OFCCP Week in Review: April 17, 2017

John C. Fox and Candee Chambers

OFCCP Week in Review: April 17, 2017

John C. Fox and Candee ChambersThe OFCCP Week in Review (WIR) is a simple, fast and direct summary of relevant happenings in the OFCCP regulatory environment, authored by experts John C. Fox and Candee Chambers. In today’s edition we discuss:

  • Team Trump still struggling to get on the playing field
  • The OMB told all federal executive agencies–including the USDOL–to start planning to reorganize and downsize
  • The Political rugby scrum over the EEO-1 compensation reporting component is in high gear
  • USDOJ drops lawsuit against North Carolina’s now revoked HB2 (aka “Bathroom Bill”)

Monday, April 10, 2017: Team Trump is Still Struggling to get its Team on the Playing Field

For some jobs, showing up, it is said, is half the job. According to the Political Appointee Tracker the Partnership for Public Service  published on this date (the number changes on most days the Senate is in session), of 554 of the Trump Administration’s most important political appointee positions requiring Senate confirmation, 478 (86%) had no nominees. In addition, The White House had announced only another 35 nominees as of April 10 who are in various stages of completing their confirmation process. The Senate has reportedly confirmed to date a paltry 22 Trump Administration nominees after 80 days in office (through April 10). OFCCP is among those agencies currently lacking even a nominee to lead the agency as its Director. In the meantime in these agencies without Trump Administration political leadership, career employees continue to run the agencies on an “interim” “acting” basis. Most will be loath to change their operational methods from the past and thus will “just keep on truckin’ on” following in their footsteps from the Obama Administration.

Wednesday, April 12, 2017: So it Starts; The Office of Management & Budget Tells All Federal Executive Agencies, Including USDOL, to Start Planning to Reorganize and Downsize

“Budget HawkOMB Director Mick Mulvaney sent a detailed 14 page single-spaced “Memorandum” on this date to all federal Executive Branch agencies. The Memorandum put teeth into three prior Trump orders:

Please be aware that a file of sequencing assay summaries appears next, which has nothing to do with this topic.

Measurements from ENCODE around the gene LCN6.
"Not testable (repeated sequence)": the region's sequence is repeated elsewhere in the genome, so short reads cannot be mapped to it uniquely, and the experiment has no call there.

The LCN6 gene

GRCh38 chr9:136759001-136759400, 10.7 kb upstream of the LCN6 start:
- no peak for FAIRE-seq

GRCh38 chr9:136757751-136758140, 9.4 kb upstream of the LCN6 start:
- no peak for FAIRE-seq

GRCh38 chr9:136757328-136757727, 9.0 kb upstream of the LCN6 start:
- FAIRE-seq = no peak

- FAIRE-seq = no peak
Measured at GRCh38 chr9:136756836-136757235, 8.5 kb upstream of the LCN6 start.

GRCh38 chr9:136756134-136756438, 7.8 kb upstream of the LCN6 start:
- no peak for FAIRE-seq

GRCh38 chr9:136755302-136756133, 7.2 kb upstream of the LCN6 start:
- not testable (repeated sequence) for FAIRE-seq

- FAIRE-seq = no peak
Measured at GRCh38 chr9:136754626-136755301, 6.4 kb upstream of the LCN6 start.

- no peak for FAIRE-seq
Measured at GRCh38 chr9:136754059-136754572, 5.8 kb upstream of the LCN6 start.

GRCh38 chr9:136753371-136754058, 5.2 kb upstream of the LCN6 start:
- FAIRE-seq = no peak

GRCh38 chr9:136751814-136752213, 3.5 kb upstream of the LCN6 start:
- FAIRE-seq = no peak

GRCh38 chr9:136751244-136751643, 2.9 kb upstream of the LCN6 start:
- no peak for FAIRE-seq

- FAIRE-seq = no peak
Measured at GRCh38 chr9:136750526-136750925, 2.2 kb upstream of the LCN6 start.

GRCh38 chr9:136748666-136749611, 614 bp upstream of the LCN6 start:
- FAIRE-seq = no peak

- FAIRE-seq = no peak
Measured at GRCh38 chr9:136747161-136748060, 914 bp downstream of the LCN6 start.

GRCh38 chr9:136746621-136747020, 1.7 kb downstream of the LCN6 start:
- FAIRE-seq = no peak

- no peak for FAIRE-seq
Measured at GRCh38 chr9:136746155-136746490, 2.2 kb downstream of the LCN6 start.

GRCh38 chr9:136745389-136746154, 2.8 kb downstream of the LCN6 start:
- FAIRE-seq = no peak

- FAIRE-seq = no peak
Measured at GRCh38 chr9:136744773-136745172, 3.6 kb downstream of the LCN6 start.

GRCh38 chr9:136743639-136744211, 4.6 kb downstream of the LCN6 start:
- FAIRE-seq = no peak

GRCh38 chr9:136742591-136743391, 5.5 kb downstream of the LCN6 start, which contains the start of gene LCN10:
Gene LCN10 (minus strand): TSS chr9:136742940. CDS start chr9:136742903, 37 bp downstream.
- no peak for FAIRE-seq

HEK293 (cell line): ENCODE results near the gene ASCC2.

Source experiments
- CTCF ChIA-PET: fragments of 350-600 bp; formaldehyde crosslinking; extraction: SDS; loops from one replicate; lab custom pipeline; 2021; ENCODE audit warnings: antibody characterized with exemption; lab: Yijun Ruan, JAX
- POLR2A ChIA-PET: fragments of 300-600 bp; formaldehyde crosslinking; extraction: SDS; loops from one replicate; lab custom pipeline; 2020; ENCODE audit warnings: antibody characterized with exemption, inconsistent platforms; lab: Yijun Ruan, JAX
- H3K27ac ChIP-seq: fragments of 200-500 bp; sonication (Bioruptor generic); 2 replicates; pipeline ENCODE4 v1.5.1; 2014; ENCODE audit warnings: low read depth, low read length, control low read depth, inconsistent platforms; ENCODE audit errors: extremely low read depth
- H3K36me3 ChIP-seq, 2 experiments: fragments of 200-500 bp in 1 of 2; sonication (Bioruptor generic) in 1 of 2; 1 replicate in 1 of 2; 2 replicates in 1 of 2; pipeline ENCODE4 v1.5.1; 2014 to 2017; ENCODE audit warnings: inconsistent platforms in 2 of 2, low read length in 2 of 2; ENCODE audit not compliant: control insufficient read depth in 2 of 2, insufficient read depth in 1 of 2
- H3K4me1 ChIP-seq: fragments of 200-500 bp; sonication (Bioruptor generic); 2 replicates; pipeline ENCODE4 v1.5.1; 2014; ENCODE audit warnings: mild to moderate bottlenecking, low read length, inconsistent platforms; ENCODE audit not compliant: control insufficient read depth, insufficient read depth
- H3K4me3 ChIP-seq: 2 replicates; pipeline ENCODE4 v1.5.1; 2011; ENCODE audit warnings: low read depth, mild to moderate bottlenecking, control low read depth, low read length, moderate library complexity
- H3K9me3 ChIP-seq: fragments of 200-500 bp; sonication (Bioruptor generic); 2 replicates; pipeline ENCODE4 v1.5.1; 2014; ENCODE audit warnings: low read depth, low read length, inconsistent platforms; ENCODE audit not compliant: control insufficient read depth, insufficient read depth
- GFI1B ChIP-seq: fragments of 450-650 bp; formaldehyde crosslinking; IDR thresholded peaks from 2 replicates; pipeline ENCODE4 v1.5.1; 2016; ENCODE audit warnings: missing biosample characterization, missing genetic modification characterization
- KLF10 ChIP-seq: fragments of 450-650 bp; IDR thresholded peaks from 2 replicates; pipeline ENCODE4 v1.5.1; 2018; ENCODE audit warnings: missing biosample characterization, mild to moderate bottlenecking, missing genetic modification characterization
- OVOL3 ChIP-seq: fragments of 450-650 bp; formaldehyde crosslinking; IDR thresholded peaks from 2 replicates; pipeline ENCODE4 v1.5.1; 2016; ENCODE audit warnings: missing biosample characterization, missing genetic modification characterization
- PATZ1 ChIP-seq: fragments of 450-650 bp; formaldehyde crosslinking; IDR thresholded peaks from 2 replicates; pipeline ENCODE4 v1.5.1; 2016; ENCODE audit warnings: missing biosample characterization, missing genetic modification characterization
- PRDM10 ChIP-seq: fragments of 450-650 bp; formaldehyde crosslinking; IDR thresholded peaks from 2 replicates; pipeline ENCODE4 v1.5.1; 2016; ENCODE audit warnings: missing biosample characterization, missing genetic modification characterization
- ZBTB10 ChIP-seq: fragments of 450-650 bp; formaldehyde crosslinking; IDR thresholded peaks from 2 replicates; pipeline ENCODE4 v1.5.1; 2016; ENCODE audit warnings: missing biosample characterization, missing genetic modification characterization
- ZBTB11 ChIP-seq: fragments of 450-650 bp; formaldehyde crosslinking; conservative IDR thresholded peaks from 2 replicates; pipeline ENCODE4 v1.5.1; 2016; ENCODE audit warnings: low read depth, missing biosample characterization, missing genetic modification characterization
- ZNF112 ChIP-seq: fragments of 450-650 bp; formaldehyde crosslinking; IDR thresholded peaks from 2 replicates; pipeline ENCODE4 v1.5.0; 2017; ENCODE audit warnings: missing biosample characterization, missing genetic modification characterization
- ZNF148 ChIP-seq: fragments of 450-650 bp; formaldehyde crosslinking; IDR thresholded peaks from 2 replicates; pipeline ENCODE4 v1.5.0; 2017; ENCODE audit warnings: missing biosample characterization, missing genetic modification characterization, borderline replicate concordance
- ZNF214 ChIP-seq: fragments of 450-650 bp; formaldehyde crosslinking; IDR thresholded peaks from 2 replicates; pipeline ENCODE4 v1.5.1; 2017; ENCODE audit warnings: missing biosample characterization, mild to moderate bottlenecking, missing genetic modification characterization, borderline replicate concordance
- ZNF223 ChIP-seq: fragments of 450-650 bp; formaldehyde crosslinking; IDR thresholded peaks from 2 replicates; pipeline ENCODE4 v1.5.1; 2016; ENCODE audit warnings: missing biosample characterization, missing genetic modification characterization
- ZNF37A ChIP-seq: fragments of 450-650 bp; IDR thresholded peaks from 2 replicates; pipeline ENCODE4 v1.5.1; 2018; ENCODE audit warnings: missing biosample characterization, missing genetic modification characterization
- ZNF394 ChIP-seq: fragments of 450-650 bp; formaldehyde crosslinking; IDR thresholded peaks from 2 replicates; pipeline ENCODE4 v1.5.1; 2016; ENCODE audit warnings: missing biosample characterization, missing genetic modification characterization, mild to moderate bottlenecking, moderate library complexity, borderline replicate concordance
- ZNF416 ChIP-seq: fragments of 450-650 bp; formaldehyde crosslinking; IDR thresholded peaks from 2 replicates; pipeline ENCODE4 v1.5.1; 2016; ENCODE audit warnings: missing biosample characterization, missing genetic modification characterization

1. January 23, 2017: “Presidential Memorandum” (“PM”) establishing an immediate hiring freeze in the Executive Branch of Government. Mulvaney’s April 12 Memorandum explained that the January 23rd Hiring Freeze PM “ensured immediate action was taken to halt the growth of the Federal Workforce until a ‘long-term plan to reduce the size of the Federal Government’s workforce’ is put in place”. Director Mulvaney’s April 12, 2017 Memorandum then lifted the Hiring Freeze BUT now directs the agencies to create more detailed and specific agency plans to now force agency closures, employee transfers and terminations;
  2. March 13, 2017: President Trump issued an Executive Order directing agencies to begin the process of reorganizing along the lines of the President’s (about to then be unveiled) Fiscal Year 2018 budget. This Executive Order directed agencies to start a top-to-bottom review of the need and utility of every federal Executive Branch agency and agency practice to root out duplication and unnecessary cost. The White House instructed the agencies to “start from scratch” with a pencil in one hand and a blank piece of paper in the other and start to design the agency of today as though the current agency did not exist.